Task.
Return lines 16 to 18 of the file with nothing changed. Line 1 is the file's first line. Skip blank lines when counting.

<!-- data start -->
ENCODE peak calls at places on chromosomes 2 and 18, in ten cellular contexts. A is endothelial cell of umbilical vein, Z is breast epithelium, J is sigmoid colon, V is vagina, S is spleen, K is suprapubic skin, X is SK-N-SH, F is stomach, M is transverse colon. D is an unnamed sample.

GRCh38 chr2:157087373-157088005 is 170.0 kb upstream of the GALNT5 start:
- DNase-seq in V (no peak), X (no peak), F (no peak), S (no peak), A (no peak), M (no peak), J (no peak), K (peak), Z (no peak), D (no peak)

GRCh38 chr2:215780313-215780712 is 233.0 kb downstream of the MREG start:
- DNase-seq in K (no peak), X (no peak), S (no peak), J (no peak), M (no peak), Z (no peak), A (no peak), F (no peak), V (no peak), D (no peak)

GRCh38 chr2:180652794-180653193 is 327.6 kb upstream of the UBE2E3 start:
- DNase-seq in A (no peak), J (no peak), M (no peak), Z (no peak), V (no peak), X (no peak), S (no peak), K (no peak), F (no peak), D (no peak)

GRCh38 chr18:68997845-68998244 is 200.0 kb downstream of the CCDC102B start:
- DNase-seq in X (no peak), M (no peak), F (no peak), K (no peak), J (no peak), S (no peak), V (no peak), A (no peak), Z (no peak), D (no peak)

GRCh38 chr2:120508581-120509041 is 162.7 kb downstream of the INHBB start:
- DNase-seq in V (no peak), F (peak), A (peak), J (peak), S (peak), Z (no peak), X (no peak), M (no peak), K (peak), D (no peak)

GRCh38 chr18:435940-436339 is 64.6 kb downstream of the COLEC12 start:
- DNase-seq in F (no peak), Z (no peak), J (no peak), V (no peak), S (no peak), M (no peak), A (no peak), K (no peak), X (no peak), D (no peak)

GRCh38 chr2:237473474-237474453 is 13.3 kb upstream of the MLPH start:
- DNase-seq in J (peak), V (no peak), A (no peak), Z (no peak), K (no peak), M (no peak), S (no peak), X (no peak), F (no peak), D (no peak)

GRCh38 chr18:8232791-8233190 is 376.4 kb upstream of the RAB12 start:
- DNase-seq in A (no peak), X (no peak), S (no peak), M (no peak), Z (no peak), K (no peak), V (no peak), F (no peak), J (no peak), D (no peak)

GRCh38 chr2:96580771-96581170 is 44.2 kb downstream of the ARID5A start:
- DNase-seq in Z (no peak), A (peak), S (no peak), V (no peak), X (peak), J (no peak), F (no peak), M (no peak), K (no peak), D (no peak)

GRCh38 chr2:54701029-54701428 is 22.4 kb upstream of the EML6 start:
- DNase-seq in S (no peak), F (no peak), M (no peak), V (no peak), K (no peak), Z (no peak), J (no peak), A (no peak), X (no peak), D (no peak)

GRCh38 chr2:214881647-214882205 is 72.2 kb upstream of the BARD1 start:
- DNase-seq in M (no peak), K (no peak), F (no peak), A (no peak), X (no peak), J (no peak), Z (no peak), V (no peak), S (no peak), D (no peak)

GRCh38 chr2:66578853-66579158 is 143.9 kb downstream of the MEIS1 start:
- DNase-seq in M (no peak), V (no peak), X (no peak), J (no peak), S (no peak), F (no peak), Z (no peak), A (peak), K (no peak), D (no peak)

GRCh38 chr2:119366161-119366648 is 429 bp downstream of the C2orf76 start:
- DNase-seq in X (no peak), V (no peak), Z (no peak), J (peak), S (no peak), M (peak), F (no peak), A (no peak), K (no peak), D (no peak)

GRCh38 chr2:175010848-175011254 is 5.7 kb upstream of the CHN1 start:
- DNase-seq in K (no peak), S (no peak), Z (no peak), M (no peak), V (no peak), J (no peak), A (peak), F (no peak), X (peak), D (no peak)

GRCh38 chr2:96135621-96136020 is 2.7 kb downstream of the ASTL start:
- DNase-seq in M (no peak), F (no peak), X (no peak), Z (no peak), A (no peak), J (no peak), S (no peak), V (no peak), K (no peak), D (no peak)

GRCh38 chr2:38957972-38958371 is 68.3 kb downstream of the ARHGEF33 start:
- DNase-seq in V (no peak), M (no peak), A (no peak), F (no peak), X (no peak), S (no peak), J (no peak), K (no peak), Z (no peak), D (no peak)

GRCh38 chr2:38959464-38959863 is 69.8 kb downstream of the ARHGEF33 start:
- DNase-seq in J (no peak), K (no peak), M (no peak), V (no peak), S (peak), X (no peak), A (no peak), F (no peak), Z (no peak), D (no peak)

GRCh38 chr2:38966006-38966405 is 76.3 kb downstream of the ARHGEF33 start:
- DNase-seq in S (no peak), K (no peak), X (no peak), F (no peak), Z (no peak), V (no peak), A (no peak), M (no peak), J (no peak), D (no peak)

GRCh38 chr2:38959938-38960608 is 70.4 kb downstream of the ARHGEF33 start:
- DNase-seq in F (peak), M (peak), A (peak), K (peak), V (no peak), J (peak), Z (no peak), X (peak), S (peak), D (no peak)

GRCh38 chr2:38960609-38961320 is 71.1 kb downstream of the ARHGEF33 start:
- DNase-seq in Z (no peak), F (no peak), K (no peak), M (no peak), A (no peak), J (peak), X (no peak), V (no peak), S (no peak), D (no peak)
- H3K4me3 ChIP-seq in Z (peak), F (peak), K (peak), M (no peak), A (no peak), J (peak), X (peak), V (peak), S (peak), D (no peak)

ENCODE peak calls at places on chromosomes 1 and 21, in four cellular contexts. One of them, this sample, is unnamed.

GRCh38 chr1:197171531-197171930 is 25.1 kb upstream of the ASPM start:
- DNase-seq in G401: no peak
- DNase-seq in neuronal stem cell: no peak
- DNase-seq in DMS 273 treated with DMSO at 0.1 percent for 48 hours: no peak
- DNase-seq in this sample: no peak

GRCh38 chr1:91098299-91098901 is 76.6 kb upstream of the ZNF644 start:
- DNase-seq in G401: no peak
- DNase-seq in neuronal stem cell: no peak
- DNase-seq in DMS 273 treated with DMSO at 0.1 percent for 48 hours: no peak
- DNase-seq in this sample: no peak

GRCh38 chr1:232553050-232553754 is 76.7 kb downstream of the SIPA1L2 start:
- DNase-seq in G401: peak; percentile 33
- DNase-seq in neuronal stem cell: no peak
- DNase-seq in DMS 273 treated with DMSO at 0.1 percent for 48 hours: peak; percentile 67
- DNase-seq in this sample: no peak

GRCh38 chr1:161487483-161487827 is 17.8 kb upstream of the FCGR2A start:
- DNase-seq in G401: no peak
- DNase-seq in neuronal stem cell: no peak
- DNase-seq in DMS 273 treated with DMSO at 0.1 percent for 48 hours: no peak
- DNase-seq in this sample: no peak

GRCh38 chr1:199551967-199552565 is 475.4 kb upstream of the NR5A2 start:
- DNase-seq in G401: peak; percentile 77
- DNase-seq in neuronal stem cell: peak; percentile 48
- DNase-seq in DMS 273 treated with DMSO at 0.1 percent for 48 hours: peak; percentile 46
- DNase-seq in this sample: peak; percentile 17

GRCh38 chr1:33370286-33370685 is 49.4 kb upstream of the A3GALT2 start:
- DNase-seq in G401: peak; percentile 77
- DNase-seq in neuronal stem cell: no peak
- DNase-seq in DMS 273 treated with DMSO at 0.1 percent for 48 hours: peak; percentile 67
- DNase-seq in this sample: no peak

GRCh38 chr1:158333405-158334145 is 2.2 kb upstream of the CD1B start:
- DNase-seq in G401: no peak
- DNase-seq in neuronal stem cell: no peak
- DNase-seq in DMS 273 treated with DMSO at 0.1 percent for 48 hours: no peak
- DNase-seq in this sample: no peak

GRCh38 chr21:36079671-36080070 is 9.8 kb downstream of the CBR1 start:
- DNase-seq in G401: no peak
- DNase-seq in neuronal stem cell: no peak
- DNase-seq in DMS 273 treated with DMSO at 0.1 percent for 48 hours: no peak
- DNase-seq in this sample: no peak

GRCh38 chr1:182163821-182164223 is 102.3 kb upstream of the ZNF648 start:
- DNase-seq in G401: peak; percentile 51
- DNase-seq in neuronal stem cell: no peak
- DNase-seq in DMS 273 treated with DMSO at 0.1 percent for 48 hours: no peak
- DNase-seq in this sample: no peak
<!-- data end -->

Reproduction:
GRCh38 chr18:8232791-8233190 is 376.4 kb upstream of the RAB12 start:
- DNase-seq in A (no peak), X (no peak), S (no peak), M (no peak), Z (no peak), K (no peak), V (no peak), F (no peak), J (no peak), D (no peak)

GRCh38 chr2:96580771-96581170 is 44.2 kb downstream of the ARID5A start: